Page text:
too works quite well in simple exchanges such as:
'Iím hungry - Me too.' OR 'So am I.'
'Iím feeling very sleepy.' 'Me too.'
'I think Iíll go to bed.' 'So will I.'
Itís not very common as a stand-alone phrase
with other pronouns, apart from You too? as a question, registering
surprise, as in:
'I failed my maths exam.' 'You too? So did I!'
would be unlikely to say: He too or Her too or They
too, although we can use this construction if it is part of a
longer utterance, as in:
'Maggie couldnít go and he too discovered that he was
unable to attend the December board meeting owing to a prior commitment.'
Note that the converse of Me too is Nor me or Me
'I donít fancy climbing to the top of this mountain this afternoon.'
'Iím not going to Janeís party on Saturday.' 'Nor me.'
that the so construction is used to agree with a positive statement
and the nor or neither construction is used to agree
with a negative statement. It can be used with all tense forms and
all modal verbs, so you need to be careful to select the right auxiliary
verb or modal. Consider the following:
'I canít swim.' 'Nor can I.'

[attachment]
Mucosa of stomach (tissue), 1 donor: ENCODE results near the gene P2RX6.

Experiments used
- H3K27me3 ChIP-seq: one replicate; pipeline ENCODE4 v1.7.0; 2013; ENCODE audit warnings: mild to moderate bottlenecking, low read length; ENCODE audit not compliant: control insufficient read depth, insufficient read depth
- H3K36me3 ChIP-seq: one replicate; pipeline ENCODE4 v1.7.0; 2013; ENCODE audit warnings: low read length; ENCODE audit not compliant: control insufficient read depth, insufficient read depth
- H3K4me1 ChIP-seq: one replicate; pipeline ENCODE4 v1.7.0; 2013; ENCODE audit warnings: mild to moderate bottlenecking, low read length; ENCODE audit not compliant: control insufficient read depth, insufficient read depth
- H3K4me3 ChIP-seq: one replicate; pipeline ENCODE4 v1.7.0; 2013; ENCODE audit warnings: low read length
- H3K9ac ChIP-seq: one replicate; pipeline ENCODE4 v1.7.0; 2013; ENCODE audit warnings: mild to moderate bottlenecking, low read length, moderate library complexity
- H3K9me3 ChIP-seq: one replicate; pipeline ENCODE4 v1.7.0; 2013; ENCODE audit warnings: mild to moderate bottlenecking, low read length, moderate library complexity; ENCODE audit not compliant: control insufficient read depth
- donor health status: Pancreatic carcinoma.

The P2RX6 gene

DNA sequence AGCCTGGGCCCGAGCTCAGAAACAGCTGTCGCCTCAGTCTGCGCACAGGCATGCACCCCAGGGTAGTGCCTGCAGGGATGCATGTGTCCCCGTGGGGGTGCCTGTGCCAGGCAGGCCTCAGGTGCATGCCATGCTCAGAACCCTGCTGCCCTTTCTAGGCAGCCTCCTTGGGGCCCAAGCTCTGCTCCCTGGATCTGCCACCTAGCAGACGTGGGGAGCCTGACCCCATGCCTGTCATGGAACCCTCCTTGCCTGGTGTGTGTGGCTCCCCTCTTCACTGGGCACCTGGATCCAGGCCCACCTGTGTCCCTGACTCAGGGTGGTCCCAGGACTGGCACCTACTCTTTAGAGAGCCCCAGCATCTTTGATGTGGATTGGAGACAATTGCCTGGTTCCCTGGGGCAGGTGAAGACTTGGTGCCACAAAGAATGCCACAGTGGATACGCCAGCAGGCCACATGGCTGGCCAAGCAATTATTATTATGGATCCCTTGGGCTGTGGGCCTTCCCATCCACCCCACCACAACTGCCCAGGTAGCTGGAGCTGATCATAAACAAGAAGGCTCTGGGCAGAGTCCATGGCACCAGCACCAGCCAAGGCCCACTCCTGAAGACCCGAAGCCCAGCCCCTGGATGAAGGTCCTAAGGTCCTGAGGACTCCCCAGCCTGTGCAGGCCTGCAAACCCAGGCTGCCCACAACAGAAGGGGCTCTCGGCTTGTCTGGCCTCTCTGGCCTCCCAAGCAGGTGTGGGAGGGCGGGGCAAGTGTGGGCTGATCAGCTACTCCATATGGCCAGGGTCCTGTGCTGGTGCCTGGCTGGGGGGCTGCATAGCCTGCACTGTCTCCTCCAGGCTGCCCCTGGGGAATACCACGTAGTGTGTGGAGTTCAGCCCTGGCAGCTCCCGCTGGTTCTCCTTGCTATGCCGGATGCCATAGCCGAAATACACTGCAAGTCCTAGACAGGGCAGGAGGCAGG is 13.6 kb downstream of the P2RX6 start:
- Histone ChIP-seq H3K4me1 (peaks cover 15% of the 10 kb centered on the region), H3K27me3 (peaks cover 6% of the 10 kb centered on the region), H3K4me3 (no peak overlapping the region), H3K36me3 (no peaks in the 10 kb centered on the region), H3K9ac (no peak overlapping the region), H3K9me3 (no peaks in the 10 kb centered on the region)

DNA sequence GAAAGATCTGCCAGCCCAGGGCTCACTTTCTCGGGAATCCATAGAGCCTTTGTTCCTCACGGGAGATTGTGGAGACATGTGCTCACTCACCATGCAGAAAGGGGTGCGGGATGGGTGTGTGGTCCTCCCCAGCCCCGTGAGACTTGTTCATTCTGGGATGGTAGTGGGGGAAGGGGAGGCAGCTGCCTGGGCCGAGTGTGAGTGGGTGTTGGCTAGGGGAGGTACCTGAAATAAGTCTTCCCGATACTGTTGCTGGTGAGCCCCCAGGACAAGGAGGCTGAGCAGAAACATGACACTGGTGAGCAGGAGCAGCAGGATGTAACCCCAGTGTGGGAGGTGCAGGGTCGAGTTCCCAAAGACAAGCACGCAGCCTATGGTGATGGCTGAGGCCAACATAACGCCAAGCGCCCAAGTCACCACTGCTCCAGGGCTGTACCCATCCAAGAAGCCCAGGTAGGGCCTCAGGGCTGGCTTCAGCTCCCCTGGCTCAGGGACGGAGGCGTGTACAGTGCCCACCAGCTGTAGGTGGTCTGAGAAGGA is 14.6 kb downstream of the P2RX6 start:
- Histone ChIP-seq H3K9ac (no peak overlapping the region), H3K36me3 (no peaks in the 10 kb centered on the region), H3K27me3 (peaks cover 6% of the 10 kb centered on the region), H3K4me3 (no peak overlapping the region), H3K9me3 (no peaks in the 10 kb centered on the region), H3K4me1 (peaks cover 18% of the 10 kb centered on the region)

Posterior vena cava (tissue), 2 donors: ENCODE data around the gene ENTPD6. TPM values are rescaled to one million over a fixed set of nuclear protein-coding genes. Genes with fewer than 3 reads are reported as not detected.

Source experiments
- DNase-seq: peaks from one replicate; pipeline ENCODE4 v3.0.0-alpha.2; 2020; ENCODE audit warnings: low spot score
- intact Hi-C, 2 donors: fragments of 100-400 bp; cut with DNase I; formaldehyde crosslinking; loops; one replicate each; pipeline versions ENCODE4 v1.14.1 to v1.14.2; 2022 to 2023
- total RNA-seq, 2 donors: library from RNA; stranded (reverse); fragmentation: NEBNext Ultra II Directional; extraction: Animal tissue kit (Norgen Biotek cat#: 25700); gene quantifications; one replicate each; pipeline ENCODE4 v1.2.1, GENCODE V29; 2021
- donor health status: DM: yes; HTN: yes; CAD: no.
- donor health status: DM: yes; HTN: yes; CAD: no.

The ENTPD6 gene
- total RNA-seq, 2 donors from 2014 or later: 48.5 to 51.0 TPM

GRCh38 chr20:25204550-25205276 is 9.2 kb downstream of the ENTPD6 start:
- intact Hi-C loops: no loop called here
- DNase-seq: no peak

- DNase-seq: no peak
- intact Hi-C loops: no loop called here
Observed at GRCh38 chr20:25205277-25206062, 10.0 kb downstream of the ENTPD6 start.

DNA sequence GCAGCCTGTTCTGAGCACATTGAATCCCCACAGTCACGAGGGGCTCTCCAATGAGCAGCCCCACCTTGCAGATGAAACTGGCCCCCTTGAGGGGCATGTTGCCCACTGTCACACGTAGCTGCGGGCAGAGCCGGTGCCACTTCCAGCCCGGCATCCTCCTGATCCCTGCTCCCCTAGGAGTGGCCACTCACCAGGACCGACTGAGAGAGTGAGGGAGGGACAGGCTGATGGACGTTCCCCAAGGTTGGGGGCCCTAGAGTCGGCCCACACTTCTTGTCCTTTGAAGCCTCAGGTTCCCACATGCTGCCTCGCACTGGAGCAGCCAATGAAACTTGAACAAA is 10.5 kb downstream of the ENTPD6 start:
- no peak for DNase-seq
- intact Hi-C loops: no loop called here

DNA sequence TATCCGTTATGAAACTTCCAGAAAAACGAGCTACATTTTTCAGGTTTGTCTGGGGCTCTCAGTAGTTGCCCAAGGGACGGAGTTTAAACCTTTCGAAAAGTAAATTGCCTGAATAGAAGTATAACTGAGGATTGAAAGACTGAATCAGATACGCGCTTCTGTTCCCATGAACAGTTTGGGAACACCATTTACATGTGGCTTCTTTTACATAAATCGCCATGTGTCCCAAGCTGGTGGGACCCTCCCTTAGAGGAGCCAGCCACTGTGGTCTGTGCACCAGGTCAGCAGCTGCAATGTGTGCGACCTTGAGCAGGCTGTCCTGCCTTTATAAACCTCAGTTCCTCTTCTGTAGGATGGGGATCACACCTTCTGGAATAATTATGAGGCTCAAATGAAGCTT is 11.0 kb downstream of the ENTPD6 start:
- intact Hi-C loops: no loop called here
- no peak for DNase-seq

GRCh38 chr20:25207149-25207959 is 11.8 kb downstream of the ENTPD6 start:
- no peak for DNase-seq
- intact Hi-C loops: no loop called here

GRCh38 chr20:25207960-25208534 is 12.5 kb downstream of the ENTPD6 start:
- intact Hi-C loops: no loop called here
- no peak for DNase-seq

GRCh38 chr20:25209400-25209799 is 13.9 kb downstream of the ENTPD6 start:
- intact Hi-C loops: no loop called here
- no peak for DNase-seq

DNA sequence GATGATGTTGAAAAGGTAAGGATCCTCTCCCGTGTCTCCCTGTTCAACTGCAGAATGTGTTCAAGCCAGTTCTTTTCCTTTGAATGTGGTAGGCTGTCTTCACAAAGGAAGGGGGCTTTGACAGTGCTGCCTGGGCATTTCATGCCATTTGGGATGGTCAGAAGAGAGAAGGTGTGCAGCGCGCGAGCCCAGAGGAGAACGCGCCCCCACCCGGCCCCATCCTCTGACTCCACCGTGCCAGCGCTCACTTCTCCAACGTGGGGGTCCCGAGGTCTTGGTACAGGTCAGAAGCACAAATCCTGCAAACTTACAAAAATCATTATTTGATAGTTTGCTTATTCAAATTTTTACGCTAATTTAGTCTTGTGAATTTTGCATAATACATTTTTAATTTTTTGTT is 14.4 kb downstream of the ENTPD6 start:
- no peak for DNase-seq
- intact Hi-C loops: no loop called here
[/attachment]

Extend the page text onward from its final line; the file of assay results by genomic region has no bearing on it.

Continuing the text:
'They shouldnít have said they could help him.' 'Neither
'We stayed at the Shangri-La in Penang.' 'What a coincidence!
So did we.'
'Marjorieís going to live in Edinburgh Ė near the Cathedral.'
'Soís Jack Ė opposite the National Gallery.'
'I hate travelling all the way to Scotland by coach.' 'So
'I was so tired by the time we got there.' 'So were the
'We havenít forgotten that itís Sidís birthday next week.'
'Neither have we.'
test your knowledge in this simple quiz. Only one of the suggested
forms is correct or most appropriate. Click on it.
donít have enough money for a holiday this year.
wonít be able to visit Malaysia.
children shouldn't behave like that!
so hungry he could eat a horse.
hadnít visited their aunt since their uncle died.